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Diebold CEO resigns after reports of fraud litigation, internal woes

John Byrne

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The chief executive officer of electronic voting company Diebold who once famously declared that he would "deliver" Ohio for President Bush has resigned effective immediately, RAW STORY has learned.

"The board of directors and Wally [O'Dell] mutually agreed that his decision to resign at this time for personal reasons was in the best interest of all parties," the company's new chairman said in a statement.

O'Dell's resignation comes just days after reports from BradBlog.com that the company was facing imminent securities fraud litigation surrounding charges of insider trading. It also comes on the heels of a RAW STORY interview with a Diebold insider, who raised new allegations of technical woes inside the company, as well as concerns that Diebold may have mishandled elections in Georgia and Ohio.

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Diebold's chief operating officer Thomas Swidarski will take O'Dell's place.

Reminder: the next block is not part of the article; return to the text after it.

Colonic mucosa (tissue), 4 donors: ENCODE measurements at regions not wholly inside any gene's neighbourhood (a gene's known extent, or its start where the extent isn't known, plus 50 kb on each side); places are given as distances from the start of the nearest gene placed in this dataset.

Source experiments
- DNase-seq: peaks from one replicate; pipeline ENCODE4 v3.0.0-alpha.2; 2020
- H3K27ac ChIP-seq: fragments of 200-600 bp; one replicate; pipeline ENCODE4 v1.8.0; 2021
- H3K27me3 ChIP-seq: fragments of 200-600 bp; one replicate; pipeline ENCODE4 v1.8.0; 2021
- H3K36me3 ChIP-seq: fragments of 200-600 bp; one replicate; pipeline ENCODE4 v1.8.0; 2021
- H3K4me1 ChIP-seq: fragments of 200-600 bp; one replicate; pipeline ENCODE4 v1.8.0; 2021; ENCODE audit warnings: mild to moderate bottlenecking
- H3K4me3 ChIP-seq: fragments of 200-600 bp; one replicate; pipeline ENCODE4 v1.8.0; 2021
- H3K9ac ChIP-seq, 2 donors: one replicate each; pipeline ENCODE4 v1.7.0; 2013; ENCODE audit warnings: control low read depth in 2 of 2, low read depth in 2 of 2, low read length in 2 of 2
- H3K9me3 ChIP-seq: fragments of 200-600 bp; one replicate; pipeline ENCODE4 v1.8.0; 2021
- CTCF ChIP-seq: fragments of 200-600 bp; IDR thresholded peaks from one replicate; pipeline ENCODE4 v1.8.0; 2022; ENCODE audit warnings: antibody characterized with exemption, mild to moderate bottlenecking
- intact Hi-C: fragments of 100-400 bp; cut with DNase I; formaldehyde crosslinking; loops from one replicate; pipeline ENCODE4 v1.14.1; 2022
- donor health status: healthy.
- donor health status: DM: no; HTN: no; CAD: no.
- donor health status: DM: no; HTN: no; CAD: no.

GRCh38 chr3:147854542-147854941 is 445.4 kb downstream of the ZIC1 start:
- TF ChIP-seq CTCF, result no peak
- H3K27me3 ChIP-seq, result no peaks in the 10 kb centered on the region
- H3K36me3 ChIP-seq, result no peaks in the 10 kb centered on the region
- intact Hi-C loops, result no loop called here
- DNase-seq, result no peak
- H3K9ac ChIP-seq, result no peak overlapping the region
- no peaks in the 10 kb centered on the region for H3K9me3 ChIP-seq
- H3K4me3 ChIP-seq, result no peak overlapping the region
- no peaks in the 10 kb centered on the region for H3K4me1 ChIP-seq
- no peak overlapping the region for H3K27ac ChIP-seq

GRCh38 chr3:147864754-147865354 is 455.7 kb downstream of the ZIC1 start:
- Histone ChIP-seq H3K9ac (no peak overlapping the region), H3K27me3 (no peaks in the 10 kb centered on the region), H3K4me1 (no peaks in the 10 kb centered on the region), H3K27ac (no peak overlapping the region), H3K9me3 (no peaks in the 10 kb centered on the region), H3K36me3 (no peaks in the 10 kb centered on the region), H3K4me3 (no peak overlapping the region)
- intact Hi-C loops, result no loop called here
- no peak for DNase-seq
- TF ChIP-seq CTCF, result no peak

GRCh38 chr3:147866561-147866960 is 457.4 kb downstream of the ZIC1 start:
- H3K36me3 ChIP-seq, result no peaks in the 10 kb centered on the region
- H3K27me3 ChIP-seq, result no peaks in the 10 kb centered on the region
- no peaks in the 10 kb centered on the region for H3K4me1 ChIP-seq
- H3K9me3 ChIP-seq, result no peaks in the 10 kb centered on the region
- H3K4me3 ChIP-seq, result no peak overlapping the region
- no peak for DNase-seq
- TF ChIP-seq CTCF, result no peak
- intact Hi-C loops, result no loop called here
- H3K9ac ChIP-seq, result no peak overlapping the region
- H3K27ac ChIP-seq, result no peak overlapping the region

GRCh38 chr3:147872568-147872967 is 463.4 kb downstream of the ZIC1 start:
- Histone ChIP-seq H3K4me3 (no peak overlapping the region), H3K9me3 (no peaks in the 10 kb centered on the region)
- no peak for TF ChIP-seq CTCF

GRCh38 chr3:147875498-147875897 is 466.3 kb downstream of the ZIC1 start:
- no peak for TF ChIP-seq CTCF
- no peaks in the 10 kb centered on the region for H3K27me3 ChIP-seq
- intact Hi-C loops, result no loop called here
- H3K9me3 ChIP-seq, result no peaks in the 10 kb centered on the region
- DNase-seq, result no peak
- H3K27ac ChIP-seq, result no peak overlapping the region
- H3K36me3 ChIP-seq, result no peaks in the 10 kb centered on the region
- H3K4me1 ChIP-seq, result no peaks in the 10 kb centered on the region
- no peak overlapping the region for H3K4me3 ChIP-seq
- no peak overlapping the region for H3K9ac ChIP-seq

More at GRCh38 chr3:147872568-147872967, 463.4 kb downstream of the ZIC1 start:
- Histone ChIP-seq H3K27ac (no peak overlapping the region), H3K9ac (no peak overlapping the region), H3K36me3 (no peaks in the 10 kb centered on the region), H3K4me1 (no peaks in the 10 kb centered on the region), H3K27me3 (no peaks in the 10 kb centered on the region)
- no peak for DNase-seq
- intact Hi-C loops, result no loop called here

"This has been a very challenging year for the company," Swidarski said. "We are beginning to make progress to improve some of our performance issues, reduce our cost structure by addressing inefficiencies in our manufacturing supply chain and software development processes, and instill price discipline throughout the company."

In a story last week, RAW STORY recounted allegations made by a Diebold insider who said he/she had become disillusioned after witnessing repeated efforts by the firm to evade meeting legal requirements or implementing appropriate security measures, and who alleged that Diebold had put corporate interests ahead of the interests of voters.

“I’ve absolutely had it with the dishonesty,” the insider said. Blasting Wally O’Dell, the current president of Diebold, the whistleblower went on to explain behind-the-scenes tactics of the company and its officers.

“There’s a lot of pressure in the corporation to make the numbers: `We don’t tell you how to do it, but do it.’ [O’Dell is] probably the number one culprit putting pressure on people,” the source said.

The whistleblower also questioned whether the company or its subsidiaries had mishandled a 2002 Georgia gubernatorial election and voting in Ohio this year.

Diebold spokesman David Bear rebutted the charges. “Diebold has a sterling reputation in the industry," Bear said. "It’s a 144-year-old company and is considered one of the best companies in the industry."

Originally published on Monday December 12, 2005

 


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